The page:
DevOps is mostly about breaking down barriers between teams. An enormous amount of time is wasted with tickets sitting in queues, or individuals writing handoff documentation for the person sitting right next to them. In pathological organizations it is unsafe to ask other people questions or to look for help outside of official channels. In healthy organizations, such behavior is rewarded and supported with inquiry into why existing processes fail. Fostering a safe environment for innovation and productivity is a key challenge for leadership and directly opposes our tribal managerial instincts.
Perhaps the most visible aspect of DevOps. Many people focus on the productivity gains (output per worker per hour) as the main reason to adopt DevOps. But automation is used not just to save time, but also prevent defects, create consistency, and enable self-service.
How can you have continuous improvement without the ability to measure improvement? How do you know if an automation task is worthwhile? Basing decisions on data, rather than instinct, leads to an objective, blameless path of improvement. Data should be transparent, accessible to all, meaningful, and able to be visualized in an ad hoc manner.
Key the success of DevOps at any organization is sharing the tools, discoveries, and lessons. By finding people with similar needs across the organization, new opportunities to collaborate can be discovered, duplicate work can be eliminated, and a powerful sense of engagement can be created among the staff. Outside the organization, sharing tools and code with people in the community helps get new features implemented in open source software quickly. Conference participation leaves staff feeling energized and informed about new ways to innovate.
What DevOps is not !
DevOps is not a set of tools
When speaking about DevOps, very often the subjects are going into « which tool can do that« . But DevOps can not be simpy resumed to that. Because its best improvement is to change the culture of organisations to make them think about product and not projects. Tools are required to automate the delivery but are not the value of the product.
DevOps is not a plan
Some of the early Devops thought leaders started noticing a trend that was particularly emerging from Agile based web operating (Webops) companies.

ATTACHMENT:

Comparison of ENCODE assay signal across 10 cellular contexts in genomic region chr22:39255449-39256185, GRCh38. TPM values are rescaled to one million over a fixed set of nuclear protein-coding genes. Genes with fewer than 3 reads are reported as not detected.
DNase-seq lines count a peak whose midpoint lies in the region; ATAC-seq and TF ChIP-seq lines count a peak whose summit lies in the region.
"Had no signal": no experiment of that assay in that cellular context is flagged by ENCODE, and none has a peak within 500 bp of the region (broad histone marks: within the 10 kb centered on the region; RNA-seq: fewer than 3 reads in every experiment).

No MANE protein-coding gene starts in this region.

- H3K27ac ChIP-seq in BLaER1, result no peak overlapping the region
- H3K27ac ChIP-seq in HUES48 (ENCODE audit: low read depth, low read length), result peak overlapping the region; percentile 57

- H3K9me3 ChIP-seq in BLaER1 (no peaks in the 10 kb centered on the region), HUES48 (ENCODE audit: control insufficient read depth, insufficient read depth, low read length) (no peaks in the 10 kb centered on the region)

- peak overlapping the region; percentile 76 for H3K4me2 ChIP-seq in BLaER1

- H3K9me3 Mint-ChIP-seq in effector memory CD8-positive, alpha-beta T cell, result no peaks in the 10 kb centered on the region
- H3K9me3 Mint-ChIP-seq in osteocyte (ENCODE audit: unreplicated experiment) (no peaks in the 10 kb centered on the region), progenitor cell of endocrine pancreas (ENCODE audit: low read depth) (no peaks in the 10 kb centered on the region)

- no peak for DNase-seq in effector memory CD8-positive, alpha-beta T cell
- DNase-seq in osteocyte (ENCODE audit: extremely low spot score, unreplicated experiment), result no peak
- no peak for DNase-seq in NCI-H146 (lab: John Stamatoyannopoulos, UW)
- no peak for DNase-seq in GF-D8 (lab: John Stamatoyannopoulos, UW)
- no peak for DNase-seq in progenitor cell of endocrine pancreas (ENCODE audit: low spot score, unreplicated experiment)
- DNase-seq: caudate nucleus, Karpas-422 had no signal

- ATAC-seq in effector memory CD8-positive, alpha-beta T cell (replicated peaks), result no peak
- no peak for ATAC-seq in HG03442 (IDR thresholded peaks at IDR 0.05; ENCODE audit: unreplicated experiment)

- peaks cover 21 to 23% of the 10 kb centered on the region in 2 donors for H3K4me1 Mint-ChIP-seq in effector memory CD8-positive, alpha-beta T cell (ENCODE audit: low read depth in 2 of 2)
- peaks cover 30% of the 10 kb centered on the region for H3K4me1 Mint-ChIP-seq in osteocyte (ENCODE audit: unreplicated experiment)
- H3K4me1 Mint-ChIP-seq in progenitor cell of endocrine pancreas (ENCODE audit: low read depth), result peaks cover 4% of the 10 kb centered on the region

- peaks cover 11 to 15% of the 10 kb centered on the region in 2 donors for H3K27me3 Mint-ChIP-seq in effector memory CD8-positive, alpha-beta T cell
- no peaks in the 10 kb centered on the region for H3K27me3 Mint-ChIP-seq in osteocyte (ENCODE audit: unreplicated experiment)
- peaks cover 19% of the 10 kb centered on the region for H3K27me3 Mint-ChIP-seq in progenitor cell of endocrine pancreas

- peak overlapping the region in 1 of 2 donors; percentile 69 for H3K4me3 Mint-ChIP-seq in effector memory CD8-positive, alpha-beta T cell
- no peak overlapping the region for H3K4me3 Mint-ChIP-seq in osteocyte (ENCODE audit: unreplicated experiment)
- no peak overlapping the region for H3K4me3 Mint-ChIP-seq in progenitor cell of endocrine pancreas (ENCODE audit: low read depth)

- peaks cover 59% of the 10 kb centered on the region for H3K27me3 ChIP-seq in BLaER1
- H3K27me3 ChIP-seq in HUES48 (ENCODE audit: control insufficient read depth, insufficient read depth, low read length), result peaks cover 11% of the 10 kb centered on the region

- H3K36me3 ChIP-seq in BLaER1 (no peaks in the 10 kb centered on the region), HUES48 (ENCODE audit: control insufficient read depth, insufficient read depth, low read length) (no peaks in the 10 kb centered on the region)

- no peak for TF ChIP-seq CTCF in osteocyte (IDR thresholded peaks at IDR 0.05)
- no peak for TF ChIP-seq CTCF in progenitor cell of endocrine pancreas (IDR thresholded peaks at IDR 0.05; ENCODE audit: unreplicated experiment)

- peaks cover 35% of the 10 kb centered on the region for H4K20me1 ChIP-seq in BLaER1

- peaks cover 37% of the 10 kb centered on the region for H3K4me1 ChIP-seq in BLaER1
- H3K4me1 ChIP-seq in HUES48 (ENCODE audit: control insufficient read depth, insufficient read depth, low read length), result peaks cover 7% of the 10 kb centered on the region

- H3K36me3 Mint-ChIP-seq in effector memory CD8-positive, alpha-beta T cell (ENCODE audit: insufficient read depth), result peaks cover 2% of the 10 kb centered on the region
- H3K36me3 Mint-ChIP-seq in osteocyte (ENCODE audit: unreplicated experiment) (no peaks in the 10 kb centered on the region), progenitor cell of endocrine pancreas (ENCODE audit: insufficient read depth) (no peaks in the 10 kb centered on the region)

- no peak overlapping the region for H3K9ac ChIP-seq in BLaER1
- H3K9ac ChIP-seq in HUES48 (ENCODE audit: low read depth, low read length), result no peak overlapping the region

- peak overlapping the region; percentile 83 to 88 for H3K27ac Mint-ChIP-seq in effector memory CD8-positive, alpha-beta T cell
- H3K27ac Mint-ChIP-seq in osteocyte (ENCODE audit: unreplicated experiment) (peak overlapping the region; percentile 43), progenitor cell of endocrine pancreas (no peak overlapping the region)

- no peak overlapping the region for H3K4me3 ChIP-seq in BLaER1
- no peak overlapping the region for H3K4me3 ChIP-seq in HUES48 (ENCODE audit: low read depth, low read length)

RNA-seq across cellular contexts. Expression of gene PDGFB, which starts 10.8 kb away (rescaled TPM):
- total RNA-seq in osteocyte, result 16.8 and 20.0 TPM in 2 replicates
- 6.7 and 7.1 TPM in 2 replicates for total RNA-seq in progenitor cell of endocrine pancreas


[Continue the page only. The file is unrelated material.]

The observations were that some traditional enterprises were running Agile and Lean development cycles, but their operations still looked like the waterfall process. They started writing blog articles and they even created a small barcamp style conference called Devopsdays.
DevOps is not exclusive
Some might be extremely excited about the fact that they can deploy 20 times a day; however, just because they can, doesn’t mean that others should or even can.
Devops and process standards are not mutually exclusive. The idea is not to make another silo!
DevOps is not just a bunch of really smart people
Yes, there are some iconic like people involved in the Devops movement. But just like open source, the best and the brightest inventions and great ideas come from a a smaller group and then larger groups adopt and benefits.
Devops is not a product
If a vendor tells you that they have a Devops product or a Devops compliant product, then you will know immediately that they don’t have a clue of what Devops is. However, you know the true followers when they start talking about the Devops culture first and then their tool as a second-class citizen behind people and process.
Devops is not a run around traditional IT
When a Devops discussion starts with technology, the conversation is headed in the wrong direction. If you hear something like “Just hire smart people and give them root”, immediately run for the hills.
DevOps dictionnary CAMS
DevOps is not
Patrick Debois blog